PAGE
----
This type of hearing loss is also known as nerve-related deafness. It occurs when the internal cochlear hair cells are either badly formed at birth or destroyed during an individual’s lifetime. This damage can be caused by the effects of aging, birth-related complications, viral and bacterial infections, exposure to excessive noise, a tumor in the inner ear, brain damage, and hereditary factors. Sensorineural hearing loss is manageable by the use of hearing aids. It is the most common type of hearing loss and is estimated to be responsible for almost 90% of the reported hearing loss cases.
This type occurs in the middle and outer ear, and it happens when vibrations of sound are unable to pass through the outer ear, through the eardrum or middle ear into the inner ear. The causes of conductive hearing loss include an excess buildup of wax in the ear, inflammation due to infection, a defective eardrum, or malfunction of the ossicles. For a person suffering conductive hearing loss, it is difficult to grasp soft sound, and is either treatable through a surgical procedure or pharmaceuticals and can either restore partial or full hearing, depending on the severity.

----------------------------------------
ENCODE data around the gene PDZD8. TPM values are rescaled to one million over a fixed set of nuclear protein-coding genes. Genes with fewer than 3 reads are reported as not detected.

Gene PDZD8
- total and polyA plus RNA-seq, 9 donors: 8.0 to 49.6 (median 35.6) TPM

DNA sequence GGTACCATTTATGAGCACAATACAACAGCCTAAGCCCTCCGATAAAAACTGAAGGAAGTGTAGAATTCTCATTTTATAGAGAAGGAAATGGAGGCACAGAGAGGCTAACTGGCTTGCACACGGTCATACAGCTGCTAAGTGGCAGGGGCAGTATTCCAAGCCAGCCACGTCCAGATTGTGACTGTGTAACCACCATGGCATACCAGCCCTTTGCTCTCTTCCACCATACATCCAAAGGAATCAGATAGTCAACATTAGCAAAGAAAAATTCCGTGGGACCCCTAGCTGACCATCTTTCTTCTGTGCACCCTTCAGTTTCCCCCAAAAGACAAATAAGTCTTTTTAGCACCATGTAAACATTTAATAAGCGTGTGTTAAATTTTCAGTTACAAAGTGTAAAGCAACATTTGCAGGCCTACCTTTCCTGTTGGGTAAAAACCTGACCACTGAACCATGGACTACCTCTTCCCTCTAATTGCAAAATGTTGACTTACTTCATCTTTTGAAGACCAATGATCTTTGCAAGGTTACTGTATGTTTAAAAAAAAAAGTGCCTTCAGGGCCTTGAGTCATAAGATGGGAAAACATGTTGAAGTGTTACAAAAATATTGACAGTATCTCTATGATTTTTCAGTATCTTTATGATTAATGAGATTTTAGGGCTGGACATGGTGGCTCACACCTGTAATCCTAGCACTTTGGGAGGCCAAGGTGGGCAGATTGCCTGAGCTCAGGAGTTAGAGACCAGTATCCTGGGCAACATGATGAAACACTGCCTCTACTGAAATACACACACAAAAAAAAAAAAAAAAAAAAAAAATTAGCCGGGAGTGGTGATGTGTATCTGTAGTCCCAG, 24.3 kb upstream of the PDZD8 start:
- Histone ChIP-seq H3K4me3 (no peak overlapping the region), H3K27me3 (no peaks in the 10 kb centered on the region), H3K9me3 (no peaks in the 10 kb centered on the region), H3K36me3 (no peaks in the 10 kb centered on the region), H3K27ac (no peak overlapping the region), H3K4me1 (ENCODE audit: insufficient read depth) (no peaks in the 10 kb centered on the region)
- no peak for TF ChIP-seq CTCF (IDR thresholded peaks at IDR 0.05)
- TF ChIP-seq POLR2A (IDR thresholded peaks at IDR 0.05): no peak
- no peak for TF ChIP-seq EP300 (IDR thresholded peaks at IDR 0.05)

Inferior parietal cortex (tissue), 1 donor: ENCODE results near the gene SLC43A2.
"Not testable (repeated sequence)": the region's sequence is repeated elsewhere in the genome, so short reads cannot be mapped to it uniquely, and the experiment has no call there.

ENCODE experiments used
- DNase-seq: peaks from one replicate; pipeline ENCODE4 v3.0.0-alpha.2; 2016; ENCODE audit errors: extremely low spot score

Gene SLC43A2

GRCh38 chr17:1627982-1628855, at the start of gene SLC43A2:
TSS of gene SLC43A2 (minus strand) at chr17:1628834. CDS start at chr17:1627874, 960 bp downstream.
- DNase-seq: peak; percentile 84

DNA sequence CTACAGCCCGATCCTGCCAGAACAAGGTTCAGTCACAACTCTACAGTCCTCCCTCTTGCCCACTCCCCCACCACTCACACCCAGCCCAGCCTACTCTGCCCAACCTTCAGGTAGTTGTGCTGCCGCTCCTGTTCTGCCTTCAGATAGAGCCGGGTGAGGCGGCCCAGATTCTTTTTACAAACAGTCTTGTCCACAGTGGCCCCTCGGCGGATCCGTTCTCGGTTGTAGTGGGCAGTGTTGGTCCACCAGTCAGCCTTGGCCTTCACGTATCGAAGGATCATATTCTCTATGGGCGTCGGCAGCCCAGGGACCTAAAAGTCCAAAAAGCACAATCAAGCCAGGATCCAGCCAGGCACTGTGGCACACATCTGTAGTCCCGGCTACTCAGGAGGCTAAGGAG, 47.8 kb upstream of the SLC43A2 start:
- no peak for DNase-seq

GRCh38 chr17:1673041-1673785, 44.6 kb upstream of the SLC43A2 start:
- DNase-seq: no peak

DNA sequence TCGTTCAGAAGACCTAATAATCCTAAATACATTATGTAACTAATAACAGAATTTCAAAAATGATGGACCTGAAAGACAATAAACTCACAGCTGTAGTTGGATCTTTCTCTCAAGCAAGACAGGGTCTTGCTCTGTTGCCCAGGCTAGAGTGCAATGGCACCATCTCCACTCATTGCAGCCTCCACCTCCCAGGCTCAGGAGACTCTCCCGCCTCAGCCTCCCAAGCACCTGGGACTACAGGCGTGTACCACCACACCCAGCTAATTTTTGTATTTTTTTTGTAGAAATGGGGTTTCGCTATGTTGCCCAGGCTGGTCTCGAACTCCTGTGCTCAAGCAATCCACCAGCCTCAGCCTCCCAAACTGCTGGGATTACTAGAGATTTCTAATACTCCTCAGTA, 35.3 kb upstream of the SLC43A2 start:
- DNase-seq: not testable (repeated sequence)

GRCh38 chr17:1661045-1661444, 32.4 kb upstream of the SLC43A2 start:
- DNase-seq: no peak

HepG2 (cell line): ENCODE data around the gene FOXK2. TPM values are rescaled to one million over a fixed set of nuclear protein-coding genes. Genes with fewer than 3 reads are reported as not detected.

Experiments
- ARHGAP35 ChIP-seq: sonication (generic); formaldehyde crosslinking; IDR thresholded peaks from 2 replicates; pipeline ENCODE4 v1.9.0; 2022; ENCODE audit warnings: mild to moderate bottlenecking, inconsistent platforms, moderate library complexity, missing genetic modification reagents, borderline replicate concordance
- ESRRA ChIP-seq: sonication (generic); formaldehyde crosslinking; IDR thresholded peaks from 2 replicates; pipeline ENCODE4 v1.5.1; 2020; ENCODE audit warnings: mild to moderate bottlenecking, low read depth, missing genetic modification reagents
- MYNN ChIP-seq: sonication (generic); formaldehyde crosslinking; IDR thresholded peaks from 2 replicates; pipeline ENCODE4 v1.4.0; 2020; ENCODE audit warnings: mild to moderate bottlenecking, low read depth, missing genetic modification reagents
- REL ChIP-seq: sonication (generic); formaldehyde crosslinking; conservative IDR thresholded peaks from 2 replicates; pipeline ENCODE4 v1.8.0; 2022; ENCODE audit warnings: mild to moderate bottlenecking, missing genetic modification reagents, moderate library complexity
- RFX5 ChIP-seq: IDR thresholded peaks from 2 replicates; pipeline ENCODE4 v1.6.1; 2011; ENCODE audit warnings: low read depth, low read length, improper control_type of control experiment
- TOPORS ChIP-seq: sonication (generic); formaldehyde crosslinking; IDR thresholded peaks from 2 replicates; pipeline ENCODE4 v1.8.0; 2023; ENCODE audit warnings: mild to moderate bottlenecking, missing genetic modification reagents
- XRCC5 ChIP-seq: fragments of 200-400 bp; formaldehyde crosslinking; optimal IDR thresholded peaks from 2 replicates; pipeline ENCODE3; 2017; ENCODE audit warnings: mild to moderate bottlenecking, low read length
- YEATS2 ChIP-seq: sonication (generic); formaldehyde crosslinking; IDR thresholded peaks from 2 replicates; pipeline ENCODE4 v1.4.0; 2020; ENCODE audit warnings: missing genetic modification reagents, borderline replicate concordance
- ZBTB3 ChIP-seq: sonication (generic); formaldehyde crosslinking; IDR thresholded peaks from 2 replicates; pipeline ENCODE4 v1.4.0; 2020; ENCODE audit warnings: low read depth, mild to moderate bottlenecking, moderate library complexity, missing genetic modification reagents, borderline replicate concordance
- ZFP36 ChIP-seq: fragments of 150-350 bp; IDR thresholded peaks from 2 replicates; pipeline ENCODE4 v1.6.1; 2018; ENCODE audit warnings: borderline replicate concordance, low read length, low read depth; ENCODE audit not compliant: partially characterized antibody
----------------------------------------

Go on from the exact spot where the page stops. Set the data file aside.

When you have a combination of conductive and sensorineural hearing loss, you are said to have mixed hearing loss. It occurs due to long term infections of the ear and occurs in both the inner and outer ear.
1Based on calculations performed by NIDCD Epidemiology and Statistics Program staff: (1) using data from the 1999-2010 National Health and Nutrition Examination Survey (NHANES); (2) applying the definition of disabling hearing loss used by the 2010 Global Burden of Disease Expert Hearing Loss Team (hearing loss of 35 decibels or more in the better ear, the level at which adults could generally benefit from hearing aids).